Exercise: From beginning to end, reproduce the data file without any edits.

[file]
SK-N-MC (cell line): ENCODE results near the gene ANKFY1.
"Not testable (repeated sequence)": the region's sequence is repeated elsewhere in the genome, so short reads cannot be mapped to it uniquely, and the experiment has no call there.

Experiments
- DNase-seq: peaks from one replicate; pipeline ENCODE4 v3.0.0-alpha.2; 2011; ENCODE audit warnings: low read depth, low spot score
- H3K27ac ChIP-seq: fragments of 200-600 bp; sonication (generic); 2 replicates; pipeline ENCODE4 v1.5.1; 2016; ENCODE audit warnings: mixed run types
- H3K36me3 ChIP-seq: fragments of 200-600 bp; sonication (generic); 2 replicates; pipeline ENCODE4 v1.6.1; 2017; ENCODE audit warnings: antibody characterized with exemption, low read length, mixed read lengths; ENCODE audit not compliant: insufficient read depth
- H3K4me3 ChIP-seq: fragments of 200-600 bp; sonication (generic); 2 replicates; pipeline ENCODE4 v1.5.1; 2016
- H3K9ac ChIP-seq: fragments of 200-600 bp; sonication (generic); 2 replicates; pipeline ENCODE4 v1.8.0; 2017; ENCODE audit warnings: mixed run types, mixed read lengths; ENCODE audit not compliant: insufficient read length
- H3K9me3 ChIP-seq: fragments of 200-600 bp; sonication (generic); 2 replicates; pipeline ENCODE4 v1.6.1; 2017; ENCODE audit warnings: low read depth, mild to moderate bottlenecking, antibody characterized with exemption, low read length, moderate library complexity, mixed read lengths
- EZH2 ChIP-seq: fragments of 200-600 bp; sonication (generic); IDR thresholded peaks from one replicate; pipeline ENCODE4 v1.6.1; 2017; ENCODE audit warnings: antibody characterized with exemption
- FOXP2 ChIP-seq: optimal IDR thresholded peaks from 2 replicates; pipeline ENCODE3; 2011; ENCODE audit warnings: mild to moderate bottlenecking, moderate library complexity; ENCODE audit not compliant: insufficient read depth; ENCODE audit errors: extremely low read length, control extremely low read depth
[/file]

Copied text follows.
SK-N-MC (cell line): ENCODE results near the gene ANKFY1.
"Not testable (repeated sequence)": the region's sequence is repeated elsewhere in the genome, so short reads cannot be mapped to it uniquely, and the experiment has no call there.

Experiments
- DNase-seq: peaks from one replicate; pipeline ENCODE4 v3.0.0-alpha.2; 2011; ENCODE audit warnings: low read depth, low spot score
- H3K27ac ChIP-seq: fragments of 200-600 bp; sonication (generic); 2 replicates; pipeline ENCODE4 v1.5.1; 2016; ENCODE audit warnings: mixed run types
- H3K36me3 ChIP-seq: fragments of 200-600 bp; sonication (generic); 2 replicates; pipeline ENCODE4 v1.6.1; 2017; ENCODE audit warnings: antibody characterized with exemption, low read length, mixed read lengths; ENCODE audit not compliant: insufficient read depth
- H3K4me3 ChIP-seq: fragments of 200-600 bp; sonication (generic); 2 replicates; pipeline ENCODE4 v1.5.1; 2016
- H3K9ac ChIP-seq: fragments of 200-600 bp; sonication (generic); 2 replicates; pipeline ENCODE4 v1.8.0; 2017; ENCODE audit warnings: mixed run types, mixed read lengths; ENCODE audit not compliant: insufficient read length
- H3K9me3 ChIP-seq: fragments of 200-600 bp; sonication (generic); 2 replicates; pipeline ENCODE4 v1.6.1; 2017; ENCODE audit warnings: low read depth, mild to moderate bottlenecking, antibody characterized with exemption, low read length, moderate library complexity, mixed read lengths
- EZH2 ChIP-seq: fragments of 200-600 bp; sonication (generic); IDR thresholded peaks from one replicate; pipeline ENCODE4 v1.6.1; 2017; ENCODE audit warnings: antibody characterized with exemption
- FOXP2 ChIP-seq: optimal IDR thresholded peaks from 2 replicates; pipeline ENCODE3; 2011; ENCODE audit warnings: mild to moderate bottlenecking, moderate library complexity; ENCODE audit not compliant: insufficient read depth; ENCODE audit errors: extremely low read length, control extremely low read depth